Ciro, Adriano’s older brother, spelled his name Giorgio or Georgio. His death certificate uses the later spelling while the first spelling was used on his declaration of intention to become a citizen, which was filed on September 21, 1923. My guess is that the variations in spelling depended on who was filing out the form. Ciro married Rosario Lance(?) in Lanciano, another town in the province of Chieti, in February 1892 and came to America without her soon after the wedding. According to her declaration of intent, Rosario arrived in New York for the first time in February 1901. Ciro and Rosario had four children – Josephine George (1896-1974) whose married name was Gianni (her first husband died before 1920 and left her with 4 children) and later Bucci (second husband); Pasquale (Patsy) George (1903-1993); Anna (1905-1973?) and Vito (1909-1968?). Ciro died at Mercy Hospital in Pittsburgh on January 13, 1926 after surgery for pancreatic cancer.

Pasquale, Adriano’s next younger brother’s last name was sometimes spelled Georgia, which is how it is spelled on his death certificate. It is also the spelling in the criminal court proceedings in Lawrence County, PA in 1937 when Pasquale was committed to the state mental hospital for the criminally insane where he spent the next 21 years, 8 months, 11 days of his life. He was sent to Farview State Hospital for the Criminally Insane http://www.wayneindependent.com/article/20130805/News/130809942 instead of jail after a court appointed Commission of three experts determined he was insane and had criminal tendencies. I have not been able to determine the crime he committed but I think it was an assault. The Commissioners’ report found that Pasquale was having hallucinations, talking incessantly, thought that people were trying to hurt his family and saying bad things about him and his family. As an interesting aside, Custode’s testimony in 1912 indicated that Adriano left Dunbar because he thought people were trying to hurt him. Hmmm… could there be some truth to their paranoia?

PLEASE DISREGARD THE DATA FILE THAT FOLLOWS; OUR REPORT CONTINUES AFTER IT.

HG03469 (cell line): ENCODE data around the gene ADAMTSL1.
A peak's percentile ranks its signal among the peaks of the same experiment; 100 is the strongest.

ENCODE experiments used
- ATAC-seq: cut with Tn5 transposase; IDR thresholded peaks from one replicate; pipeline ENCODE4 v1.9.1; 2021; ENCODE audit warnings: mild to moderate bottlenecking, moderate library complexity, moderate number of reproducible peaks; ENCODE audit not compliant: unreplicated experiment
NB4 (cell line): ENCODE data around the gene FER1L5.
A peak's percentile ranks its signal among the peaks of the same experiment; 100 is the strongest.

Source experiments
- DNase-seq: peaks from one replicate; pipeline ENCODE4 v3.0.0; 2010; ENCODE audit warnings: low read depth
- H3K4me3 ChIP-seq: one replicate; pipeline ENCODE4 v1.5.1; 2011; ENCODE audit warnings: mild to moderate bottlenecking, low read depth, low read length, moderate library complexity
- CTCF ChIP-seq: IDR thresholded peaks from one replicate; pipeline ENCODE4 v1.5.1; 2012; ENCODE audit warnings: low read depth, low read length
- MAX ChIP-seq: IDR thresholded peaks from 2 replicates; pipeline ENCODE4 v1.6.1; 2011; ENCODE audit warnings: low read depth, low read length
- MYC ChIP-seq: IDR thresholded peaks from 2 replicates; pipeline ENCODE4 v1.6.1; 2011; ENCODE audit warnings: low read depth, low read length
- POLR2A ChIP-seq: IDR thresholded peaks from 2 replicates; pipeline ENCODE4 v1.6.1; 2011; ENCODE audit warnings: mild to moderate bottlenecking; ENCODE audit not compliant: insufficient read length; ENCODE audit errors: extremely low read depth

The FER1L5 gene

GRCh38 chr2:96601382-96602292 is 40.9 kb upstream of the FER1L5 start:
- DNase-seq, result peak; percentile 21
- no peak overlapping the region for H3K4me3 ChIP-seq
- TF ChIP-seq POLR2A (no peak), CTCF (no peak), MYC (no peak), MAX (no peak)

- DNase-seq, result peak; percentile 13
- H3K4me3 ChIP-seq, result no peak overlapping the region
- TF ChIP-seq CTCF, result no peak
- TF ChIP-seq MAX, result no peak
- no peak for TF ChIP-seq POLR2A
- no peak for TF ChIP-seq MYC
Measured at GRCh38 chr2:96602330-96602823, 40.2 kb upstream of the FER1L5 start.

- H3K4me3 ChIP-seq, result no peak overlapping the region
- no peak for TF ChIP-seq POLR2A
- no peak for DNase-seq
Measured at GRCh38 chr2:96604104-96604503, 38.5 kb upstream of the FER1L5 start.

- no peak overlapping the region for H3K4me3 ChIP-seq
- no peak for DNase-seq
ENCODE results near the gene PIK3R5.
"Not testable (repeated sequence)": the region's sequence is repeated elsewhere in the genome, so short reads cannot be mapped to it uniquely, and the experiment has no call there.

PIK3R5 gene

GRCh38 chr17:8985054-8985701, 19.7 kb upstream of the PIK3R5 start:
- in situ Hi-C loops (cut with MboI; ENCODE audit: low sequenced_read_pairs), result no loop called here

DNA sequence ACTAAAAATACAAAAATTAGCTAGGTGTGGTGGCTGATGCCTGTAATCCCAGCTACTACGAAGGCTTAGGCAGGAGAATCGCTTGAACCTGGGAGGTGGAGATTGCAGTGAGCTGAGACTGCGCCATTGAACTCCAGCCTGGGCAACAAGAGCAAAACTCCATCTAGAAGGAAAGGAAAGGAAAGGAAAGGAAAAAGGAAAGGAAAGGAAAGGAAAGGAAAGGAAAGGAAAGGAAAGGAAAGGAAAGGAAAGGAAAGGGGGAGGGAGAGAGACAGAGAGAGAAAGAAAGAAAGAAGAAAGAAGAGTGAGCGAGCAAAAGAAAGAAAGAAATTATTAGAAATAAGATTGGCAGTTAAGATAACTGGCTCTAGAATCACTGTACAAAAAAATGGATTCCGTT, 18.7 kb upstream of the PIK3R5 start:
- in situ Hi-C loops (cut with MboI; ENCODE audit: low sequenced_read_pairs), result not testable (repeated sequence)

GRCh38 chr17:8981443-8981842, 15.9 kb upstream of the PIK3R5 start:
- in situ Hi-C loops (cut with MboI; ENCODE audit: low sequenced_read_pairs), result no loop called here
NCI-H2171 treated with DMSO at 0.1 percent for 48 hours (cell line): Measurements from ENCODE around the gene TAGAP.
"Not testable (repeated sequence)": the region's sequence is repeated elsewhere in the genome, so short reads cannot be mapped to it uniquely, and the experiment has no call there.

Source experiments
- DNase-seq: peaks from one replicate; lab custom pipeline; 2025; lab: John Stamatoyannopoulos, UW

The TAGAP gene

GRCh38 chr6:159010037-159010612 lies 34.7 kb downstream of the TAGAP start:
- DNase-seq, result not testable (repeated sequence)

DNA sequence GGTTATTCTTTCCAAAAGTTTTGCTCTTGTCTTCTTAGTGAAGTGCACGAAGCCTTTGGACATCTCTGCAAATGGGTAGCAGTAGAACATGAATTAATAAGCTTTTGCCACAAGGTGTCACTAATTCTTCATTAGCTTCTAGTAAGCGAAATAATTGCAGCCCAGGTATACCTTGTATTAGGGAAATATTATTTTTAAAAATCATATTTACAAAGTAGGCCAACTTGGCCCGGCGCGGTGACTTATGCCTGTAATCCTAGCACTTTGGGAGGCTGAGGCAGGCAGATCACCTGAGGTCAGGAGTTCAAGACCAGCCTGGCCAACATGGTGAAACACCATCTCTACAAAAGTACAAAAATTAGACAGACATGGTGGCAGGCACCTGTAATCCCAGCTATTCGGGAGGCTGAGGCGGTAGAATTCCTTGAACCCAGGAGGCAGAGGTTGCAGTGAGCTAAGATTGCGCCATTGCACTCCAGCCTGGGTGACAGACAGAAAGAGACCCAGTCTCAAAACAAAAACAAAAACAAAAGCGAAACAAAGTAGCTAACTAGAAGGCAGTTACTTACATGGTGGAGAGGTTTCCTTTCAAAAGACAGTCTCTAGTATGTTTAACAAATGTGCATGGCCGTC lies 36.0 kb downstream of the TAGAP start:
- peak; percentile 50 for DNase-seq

Pasquale’s children with his first wife – Concetta (Iavicoli) were Maria Elisabetta (Colaluca) (1906-1993); Cristina Maria (Panella)(1908-1985) and Vida Maria (Sforza) (1910-2000). With his second wife, Filomena Ranierri (1891-1920) whom he married in 1914, he had Vittorio (1915-2004); Nicolino (1916-1992); Luigi (1917-1994) and Concetta (1919-1920) and possibly one other child.

According to Terry Colaluca (whose grandmother was Maria Elisabetta but went by Mary), the family story is that Pasquale’s emotional turmoil began when his wife died (presumably his second wife Filomena) and he had eight young children to care for. He gave his youngest child up for adoption because with so many young children and no wife, he simply couldn’t take care of them all. As the story goes, the family who adopted that child named him Luigi, which was also the name of the youngest son that Pasquale kept. According to Terry, Pasquale was never the same after that. He was haunted by the choices he made, but when you look at the facts, it certainly seems he made the right decision.